Again, out of the box, like the case of the DS1618+, the new DS1621+ can handle up to six internal drives. If that’s not enough, you can add another ten via two DX517 expansion units.
|CPU||AMD Ryzen V1500B|
quad-core 2.2 GHz
|Intel Atom C3538 |
|System Memory||4GB ECC DDR4||4GB Non-ECC DDR4|
|Max Memory||32 GB via two memory slots |
(16 GB x 2)
|32 GB via two memory slots |
(16 GB x 2)
|Dimensions||6.53 x 11.1 x 9.57 in |
(166 x 282 x 243 mm)
|6.53 x 11.1 x 9.57 in |
(166 x 282 x 243 mm)
|Weight||11.24 lbs (5.1 kg)||11.24 lbs (5.1 kg)|
|Expansion Support||Yes (two units)||Yes (two units)|
|Drive Interface||SATA 6Gbps/3Gbps; |
|SATA 6Gbps/3Gbps; |
|Maximum Raw Capacity||96 TB (6x16TB Drives)||96 TB (6x16TB Drives)|
|Bulit-in M.2 Slots||Two||None|
|RAID Types||SHR, Basic, JBOD, RAID 0, RAID 1, |
RAID 5, RAID 6, RAID 10
|SHR, Basic, JBOD, RAID 0, RAID 1, |
RAID 5, RAID 6, RAID 10
|Ports / Interfaces||4x RJ-45 1GbE LAN, |
3x USB 3.0, 2x eSATA
|4x RJ-45 1GbE LAN, |
3x USB 3.0, 2x eSATA
|PCIe Expansion||1x Gen 3 x8 PCIe slot||1x Gen 3 x8 PCIe slot|
|Add-in-card Support (not included)||10GbE Network Interface Cards |
(E10G18-T2 / T1, or E10G17-F2)
|Dual SATA M.2 SSD adapter (cache); |
Or 10Gbe NIC Card
|Operating System||DSM 6.x (and later)||DSM 6.x (and later)|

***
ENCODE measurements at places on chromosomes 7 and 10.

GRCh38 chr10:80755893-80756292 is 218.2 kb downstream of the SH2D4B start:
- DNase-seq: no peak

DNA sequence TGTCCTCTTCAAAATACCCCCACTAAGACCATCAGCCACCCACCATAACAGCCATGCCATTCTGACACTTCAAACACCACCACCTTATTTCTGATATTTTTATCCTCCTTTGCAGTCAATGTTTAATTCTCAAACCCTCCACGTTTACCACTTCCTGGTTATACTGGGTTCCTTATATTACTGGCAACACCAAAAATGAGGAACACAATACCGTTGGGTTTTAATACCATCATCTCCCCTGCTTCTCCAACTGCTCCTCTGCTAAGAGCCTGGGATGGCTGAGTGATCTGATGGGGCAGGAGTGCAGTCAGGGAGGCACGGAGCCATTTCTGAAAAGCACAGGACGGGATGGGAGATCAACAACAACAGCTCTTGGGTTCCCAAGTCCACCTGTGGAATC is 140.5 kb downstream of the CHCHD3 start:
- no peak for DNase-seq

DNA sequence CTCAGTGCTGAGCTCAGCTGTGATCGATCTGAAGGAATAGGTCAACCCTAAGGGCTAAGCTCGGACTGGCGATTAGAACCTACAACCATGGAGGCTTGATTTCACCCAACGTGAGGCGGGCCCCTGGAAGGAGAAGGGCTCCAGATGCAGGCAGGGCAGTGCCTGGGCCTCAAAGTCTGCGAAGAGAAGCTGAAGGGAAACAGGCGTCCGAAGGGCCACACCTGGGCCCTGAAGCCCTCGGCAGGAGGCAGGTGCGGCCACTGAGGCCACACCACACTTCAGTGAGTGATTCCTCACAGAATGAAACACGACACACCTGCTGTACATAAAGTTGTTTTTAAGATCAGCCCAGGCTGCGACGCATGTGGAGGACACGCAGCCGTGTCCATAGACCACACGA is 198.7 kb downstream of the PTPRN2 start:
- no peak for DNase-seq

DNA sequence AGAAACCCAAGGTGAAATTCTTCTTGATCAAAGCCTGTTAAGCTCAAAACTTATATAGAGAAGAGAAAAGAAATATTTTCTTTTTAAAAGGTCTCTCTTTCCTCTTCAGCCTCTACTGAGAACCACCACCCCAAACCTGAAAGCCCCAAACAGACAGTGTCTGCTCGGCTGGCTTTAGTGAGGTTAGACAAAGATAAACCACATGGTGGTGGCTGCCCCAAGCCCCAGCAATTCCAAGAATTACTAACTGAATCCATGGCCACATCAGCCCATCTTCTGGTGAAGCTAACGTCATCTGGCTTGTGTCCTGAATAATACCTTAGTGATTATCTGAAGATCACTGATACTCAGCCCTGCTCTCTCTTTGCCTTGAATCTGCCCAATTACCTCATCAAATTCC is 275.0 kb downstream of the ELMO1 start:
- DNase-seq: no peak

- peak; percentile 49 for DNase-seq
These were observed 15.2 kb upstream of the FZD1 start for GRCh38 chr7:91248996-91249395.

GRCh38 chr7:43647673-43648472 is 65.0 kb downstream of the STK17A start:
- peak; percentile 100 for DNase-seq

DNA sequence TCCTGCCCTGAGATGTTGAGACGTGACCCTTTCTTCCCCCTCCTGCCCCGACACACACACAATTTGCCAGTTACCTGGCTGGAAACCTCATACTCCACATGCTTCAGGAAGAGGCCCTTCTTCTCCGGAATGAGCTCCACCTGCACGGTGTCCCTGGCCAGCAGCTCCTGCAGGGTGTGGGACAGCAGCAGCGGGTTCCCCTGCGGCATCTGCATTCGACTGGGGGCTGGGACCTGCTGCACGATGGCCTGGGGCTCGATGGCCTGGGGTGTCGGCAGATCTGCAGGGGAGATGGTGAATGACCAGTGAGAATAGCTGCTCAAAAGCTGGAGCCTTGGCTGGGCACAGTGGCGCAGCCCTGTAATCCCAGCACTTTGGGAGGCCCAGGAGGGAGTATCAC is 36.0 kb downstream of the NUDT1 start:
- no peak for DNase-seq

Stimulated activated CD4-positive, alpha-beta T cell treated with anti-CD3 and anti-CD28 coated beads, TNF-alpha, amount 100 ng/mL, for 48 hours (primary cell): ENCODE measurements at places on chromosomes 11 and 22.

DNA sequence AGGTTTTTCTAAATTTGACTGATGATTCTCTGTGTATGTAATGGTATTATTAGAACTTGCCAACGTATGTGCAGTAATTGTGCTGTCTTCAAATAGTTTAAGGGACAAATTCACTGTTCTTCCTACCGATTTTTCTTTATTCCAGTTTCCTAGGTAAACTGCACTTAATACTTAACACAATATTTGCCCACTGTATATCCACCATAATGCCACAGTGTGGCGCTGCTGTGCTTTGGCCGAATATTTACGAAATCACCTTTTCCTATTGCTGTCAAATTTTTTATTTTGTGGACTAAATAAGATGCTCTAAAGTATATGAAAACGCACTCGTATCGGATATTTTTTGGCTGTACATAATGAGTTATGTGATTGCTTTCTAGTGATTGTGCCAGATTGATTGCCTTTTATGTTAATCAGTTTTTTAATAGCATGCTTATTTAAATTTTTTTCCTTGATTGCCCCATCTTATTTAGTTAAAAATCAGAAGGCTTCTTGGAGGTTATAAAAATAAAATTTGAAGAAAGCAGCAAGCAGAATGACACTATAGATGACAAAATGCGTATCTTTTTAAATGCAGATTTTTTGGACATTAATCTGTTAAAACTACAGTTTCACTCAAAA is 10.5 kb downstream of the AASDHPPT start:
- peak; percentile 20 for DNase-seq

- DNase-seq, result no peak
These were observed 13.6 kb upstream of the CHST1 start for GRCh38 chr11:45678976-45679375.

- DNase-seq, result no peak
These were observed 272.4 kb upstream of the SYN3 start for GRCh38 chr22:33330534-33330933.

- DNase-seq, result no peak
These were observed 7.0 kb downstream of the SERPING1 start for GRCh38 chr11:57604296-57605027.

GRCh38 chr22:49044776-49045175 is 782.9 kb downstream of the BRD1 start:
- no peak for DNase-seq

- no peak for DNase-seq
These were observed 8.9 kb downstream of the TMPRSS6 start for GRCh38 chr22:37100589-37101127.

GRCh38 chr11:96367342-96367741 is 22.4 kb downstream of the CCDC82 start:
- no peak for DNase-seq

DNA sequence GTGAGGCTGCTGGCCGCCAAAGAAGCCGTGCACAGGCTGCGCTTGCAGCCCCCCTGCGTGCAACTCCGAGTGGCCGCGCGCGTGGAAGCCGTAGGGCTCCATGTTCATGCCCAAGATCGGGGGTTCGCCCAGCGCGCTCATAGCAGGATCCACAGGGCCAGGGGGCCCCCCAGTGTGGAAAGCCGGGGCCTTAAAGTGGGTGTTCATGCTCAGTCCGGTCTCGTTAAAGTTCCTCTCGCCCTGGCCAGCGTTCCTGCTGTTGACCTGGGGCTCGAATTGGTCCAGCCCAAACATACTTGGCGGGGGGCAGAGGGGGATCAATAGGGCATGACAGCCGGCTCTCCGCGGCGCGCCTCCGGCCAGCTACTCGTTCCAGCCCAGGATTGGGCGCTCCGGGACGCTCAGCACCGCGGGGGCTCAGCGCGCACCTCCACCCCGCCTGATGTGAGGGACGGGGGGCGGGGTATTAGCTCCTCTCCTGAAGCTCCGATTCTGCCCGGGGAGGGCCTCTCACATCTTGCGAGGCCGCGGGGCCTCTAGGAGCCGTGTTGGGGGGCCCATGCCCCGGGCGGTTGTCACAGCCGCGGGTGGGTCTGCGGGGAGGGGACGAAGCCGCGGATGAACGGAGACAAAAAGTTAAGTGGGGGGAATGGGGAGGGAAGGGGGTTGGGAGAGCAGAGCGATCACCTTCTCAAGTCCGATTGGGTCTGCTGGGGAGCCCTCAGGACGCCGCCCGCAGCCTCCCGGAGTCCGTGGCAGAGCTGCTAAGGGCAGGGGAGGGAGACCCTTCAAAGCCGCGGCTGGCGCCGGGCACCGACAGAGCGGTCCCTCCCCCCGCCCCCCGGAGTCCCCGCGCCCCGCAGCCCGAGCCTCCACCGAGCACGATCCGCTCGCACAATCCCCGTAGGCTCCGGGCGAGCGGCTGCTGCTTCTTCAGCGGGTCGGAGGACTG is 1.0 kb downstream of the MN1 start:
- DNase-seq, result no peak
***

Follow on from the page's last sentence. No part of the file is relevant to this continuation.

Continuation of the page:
|File System (Internal / External)||Btrfs, EXT4 / Btrfs, EXT4, EXT3, |
FAT, NTFS, HFS+, exFAT (via app)
|Btrfs, EXT4 / Btrfs, EXT4, EXT3, |
FAT, NTFS, HFS+, exFAT (via app)
|Warranty||3 years||3 years|
The full hardware specifications of the DS1621+ can be found here.
An easy upgrade
For those thinking of migrating from the DS1618+ to the DS1621+, here’s some good news. It’s super easy.
Despite using completely different processors (AMD vs. Intel), you can migrate the two’s storage with ease. And the fact they use the same drive trays helps, too.
In my case, all I had to do is take the old server’s preoccupied trays and insert them into the new server in the same order.
After that, turn the new server on and run Synology Assistant from a connected computer and follow the on-screen instruction to migrate. Shortly after, my new server was up and running with all the old one’s data and settings.
You can also upgrade from most DiskStation servers to the DS1621+, just make sure your old server has six or fewer internal drives.
Note on surveillance station in an upgrade
If you have bought extra camera licenses for the old server and want to use them with a new server, make sure you remove them from the old server before migrating the storage.
Like all Synology DiskStation servers, the DS1621+ includes just two camera licenses. That’s quite a shame considering it’ll make an excellent Surveillance system.
Synology DS1621+: Detail photos
State of the art operating system and high-quality apps galore